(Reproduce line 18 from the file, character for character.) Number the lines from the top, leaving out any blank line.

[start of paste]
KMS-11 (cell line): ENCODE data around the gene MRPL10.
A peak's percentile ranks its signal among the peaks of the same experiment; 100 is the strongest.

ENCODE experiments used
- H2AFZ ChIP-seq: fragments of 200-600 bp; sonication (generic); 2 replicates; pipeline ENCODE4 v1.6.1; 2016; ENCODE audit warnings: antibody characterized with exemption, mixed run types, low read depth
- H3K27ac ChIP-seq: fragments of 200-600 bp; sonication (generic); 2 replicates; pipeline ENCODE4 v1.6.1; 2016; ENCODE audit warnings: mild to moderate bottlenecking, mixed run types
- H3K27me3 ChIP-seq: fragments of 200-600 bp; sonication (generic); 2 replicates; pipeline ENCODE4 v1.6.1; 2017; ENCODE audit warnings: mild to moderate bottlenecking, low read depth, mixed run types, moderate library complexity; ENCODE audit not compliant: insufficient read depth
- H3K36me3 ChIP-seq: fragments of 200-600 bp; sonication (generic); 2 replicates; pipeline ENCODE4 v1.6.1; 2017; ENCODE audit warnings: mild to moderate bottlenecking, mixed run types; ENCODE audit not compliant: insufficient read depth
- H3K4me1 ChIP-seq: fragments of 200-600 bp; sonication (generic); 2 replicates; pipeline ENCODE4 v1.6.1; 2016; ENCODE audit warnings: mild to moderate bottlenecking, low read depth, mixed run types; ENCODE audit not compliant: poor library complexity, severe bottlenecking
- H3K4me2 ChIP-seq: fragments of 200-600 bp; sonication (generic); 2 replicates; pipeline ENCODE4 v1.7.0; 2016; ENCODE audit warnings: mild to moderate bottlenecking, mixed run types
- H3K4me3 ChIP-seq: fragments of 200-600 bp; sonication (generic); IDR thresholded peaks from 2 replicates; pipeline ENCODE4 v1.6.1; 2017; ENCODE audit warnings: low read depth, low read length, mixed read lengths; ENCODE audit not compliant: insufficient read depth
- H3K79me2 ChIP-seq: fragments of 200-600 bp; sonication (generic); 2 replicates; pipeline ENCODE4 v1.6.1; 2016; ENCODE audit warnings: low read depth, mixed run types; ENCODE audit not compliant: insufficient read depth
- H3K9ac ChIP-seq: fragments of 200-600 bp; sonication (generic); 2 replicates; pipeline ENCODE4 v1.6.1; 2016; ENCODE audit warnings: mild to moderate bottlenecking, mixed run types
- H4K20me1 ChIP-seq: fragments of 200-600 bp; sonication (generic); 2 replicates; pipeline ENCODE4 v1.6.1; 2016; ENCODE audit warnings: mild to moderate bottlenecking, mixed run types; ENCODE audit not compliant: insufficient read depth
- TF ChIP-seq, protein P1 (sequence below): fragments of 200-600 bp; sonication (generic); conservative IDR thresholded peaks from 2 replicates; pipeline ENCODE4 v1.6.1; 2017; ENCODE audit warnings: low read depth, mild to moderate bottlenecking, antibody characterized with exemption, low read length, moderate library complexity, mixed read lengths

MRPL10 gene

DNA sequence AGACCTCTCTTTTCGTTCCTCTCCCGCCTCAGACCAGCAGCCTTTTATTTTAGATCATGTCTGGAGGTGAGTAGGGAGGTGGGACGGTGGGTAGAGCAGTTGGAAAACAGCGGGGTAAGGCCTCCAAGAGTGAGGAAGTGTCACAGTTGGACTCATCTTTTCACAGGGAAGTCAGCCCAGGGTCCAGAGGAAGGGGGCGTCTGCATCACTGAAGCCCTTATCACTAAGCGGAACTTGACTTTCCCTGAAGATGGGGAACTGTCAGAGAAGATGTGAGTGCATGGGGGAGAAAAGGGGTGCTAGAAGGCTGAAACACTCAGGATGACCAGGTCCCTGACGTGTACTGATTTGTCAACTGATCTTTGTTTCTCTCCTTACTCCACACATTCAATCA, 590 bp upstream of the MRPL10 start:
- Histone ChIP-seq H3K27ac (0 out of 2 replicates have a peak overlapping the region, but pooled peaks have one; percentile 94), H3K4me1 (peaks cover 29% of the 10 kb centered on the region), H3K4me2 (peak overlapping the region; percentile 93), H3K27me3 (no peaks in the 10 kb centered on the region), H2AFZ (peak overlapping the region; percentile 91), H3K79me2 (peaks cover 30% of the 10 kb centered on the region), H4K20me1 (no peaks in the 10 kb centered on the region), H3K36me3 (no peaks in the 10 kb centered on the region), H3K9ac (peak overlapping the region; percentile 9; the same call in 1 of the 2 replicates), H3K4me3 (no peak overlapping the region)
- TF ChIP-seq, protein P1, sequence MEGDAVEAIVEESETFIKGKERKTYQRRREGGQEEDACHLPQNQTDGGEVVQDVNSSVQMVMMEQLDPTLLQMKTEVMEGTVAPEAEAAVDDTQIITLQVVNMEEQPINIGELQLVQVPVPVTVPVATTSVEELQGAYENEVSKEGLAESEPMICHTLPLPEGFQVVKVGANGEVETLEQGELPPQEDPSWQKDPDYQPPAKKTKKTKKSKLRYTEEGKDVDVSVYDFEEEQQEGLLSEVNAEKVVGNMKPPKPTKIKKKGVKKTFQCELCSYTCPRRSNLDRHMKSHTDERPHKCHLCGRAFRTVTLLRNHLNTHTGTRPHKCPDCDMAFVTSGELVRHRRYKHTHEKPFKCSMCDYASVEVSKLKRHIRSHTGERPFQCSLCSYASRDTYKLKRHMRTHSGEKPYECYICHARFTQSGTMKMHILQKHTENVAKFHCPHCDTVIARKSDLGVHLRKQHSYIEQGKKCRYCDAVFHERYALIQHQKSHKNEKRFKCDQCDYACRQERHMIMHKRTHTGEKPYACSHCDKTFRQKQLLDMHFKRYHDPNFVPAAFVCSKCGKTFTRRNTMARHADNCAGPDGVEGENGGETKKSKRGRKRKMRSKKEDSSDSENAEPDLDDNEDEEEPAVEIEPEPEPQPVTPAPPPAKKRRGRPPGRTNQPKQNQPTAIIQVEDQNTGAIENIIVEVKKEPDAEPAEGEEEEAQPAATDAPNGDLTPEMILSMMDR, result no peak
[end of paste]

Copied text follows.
- TF ChIP-seq, protein P1, sequence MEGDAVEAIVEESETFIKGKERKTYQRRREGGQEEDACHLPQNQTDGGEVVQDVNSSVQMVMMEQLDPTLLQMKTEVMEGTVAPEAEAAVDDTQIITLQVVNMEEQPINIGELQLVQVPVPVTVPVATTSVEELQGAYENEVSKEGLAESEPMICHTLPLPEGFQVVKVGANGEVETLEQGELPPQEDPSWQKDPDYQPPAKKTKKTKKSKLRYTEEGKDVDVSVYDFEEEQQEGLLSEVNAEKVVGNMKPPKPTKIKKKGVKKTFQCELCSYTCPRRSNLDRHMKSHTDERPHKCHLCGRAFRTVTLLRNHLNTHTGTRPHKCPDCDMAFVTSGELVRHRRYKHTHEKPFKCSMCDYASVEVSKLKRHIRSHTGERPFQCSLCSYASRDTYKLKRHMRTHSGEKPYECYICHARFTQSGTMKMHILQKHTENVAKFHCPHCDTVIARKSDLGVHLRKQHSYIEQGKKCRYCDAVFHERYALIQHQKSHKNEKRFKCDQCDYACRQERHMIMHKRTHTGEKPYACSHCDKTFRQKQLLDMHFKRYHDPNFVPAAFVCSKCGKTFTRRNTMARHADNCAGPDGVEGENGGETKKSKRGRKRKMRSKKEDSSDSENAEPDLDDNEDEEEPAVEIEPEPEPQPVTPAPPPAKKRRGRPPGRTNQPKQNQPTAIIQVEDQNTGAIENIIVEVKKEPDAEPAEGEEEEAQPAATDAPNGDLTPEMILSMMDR, result no peak